Many dog owners prefer to leave haircuts to professional groomers. Itâ€™s a job that really takes some know-how and experience to do properly â€“ particularly for dogs with long, continuously growing hair.
But thereâ€™s no reason that you canâ€™t become an expert at cutting your dogâ€™s hair, though there may be the occasional comic result along the way! The great thing is that hair grows back, it might take 1cm per month, but eventually that slightly uneven first attempt will start to look much better!
Clippers can be extremely cheap and you can certainly use any style of clippers, rather than having to buy specialised pet clippers. Some are able to be sharpened, which will extend the life of the clippers. When humans use clippers they usually use plastic guards to clip at a longer length. These tend to snag in longer hair coats so are less useful in pets. For around the paws and ears, a sharp pair of scissors is useful, as some areas will be fiddly to use with the clippers. Also make sure you have plenty of treats on hand and a good brush.
Getting ready to clip
When you start out, having someone to hold your pet is ideal. Groomers will save their backs by always using an elevated table and may even have an apparatus to hold the dog in place or to clip the collar to. Clipping up on the kitchen table can be a great way to keep your dog from moving, but make sure you put a non-slip mat on the table first.
If your dog has a continuously growing coat, clipping every 6-8 weeks is ideal. If you are able to brush your dog regularly and prevent mats from forming, grooming is not as necessary, but if your dog matts easily you may need to clip the coat short more often. In some ways a longer coat can provide an insulating layer to protect against heat and cold. For dogs that feel the heat however, clipping the belly so your dog can cool down by lying on the ground can help, while still providing protection from the sun.
Care of your clippers
To keep your clippers clean and running smoothly it is worthwhile investing in some clipper spray to keep the blades clean and lubricated. The spray can also be used if the blades are getting hot while clipping your dog. Keep the blades sharp; they are more likely to cut if they are blunt. You will need to have them professionally sharpened in the same place that would sharpen knives. After you use your clippers, brush them free from hair with a toothbrush and apply some blade oil or the clipper spray.
Here are a few tips for doing the job properly. Select a quiet place free from distractions and remember the hair will end up everywhere, so find somewhere easy to clean!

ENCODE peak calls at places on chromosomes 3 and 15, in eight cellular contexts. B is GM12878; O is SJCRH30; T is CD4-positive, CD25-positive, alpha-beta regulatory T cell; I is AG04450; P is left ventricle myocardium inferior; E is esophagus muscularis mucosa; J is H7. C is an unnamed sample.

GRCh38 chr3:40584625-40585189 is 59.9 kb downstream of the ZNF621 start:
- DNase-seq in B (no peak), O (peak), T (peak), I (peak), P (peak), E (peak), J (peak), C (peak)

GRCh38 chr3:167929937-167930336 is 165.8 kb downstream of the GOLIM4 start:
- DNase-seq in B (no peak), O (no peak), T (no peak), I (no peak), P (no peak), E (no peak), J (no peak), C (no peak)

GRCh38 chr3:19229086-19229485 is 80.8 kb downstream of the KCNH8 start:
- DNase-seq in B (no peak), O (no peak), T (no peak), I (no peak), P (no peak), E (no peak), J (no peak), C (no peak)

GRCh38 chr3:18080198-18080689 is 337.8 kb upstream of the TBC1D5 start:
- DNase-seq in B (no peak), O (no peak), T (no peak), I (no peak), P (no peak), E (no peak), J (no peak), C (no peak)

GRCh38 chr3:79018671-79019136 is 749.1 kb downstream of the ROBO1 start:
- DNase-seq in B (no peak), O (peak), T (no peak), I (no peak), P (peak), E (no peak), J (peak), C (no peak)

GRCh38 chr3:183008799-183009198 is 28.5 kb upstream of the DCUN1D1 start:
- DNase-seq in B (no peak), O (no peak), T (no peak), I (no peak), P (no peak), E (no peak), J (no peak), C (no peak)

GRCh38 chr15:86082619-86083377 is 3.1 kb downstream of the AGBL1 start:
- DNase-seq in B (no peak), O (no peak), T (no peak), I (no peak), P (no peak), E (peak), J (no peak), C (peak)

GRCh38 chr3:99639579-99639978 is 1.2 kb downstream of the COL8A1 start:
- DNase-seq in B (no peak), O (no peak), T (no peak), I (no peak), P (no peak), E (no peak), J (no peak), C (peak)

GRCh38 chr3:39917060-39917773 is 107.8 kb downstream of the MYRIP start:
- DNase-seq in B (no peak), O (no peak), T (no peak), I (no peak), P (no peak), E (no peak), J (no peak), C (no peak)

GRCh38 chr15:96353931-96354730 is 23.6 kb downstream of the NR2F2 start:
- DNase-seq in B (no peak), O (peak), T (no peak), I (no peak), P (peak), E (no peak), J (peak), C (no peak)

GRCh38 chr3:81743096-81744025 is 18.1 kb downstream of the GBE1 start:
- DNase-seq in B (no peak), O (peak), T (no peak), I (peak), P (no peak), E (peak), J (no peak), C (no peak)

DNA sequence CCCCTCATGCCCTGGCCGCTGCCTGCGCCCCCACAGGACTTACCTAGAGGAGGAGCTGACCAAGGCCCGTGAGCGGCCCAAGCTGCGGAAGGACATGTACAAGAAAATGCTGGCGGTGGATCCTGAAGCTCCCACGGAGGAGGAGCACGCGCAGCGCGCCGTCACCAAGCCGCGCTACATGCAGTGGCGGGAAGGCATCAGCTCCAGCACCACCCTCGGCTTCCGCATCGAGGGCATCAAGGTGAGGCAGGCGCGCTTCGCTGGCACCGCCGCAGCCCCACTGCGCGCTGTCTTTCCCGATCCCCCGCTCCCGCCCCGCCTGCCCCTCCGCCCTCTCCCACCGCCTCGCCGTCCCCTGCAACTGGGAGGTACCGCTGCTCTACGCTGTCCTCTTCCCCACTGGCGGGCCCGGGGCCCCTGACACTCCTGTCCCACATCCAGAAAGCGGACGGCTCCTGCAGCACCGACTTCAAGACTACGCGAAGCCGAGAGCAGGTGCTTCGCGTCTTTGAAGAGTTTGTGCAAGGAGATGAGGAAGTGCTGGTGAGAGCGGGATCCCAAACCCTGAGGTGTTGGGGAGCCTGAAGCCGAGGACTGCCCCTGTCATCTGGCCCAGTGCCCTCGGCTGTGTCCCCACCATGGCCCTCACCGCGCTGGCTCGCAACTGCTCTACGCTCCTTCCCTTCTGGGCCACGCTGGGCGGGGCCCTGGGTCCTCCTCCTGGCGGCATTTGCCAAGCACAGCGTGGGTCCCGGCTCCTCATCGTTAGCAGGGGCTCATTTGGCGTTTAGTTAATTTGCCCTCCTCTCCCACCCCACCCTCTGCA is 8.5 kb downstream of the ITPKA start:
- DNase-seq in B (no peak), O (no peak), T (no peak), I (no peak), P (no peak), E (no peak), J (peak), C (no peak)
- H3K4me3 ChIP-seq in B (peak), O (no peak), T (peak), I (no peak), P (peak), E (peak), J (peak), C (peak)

â€˘ If your dog is dirty bathe your dog first, using a shampoo made for pets.
â€˘ Once the fur is dry, brush out any snags or mats.
â€˘ Use clippers in the direction of hair growth in long smooth strokes.
â€˘ Use scissors for touch-up and for trimming around extremities: legs, ears and face.
â€˘ To clip the paws, brush against the direction of hair growth to push the hair between the toes upwards and cut with the scissors. You can use the clippers to do the underside of the feet.
â€˘ Around the eyes, ensure there is no hair growing over your petâ€™s eyes that could interfere with vision. If your pet is wiggly, using blunt-tipped, curved scissors helps.
â€˘ After brushing give your pet a good brush, or if you havenâ€™t already bathed your pet, give him a bath.
Additional tips for nervous dogs
If your pet is a little nervous about the clippers, get some treats and get him accustomed to the noise of the clippers first. Keep any sessions short and give lots of praise, attention and treats for staying still, even for a short time. Having an additional helper on hand to give your pet treats while grooming is also useful for nervous pets. For pets that tend towards anxiety it may be even more important to groom your pet at home, as you will be able to spend more time acclimatising your pet to the process, while a busy grooming parlour will need to move more quickly. That being said, some groomers offer grooming rehabilitation for nervous pets if you ask. When selecting a groomer rely on word-of-mouth and find a groomer who is very good with anxious pets. The level of care your pet receives is much more important than the quality of the cut afterwards.
For dogs that have matts, sometimes using the clippers can be very painful. It may be necessary to de-mat first using a specialised comb (more information here). If the matts are not too close to the skin, using the clippers on the shortest setting would be the best approach to take the matts off close to the skin. You will need to start somewhere where there are no matts to get to the base of the coat. If the process will be too extensive and painful, consider discussing with your Vet giving your pet a sedative and having the procedure done in hospital instead. Once the matts are gone it will be much easier to maintain the coat with brushing and clipping before they start to develop again.
Grooming can be a bonding experience with your pet and we hope you enjoy this new skill. And once you master the basics, let your creativity flow and try out some of the more adventurous clips.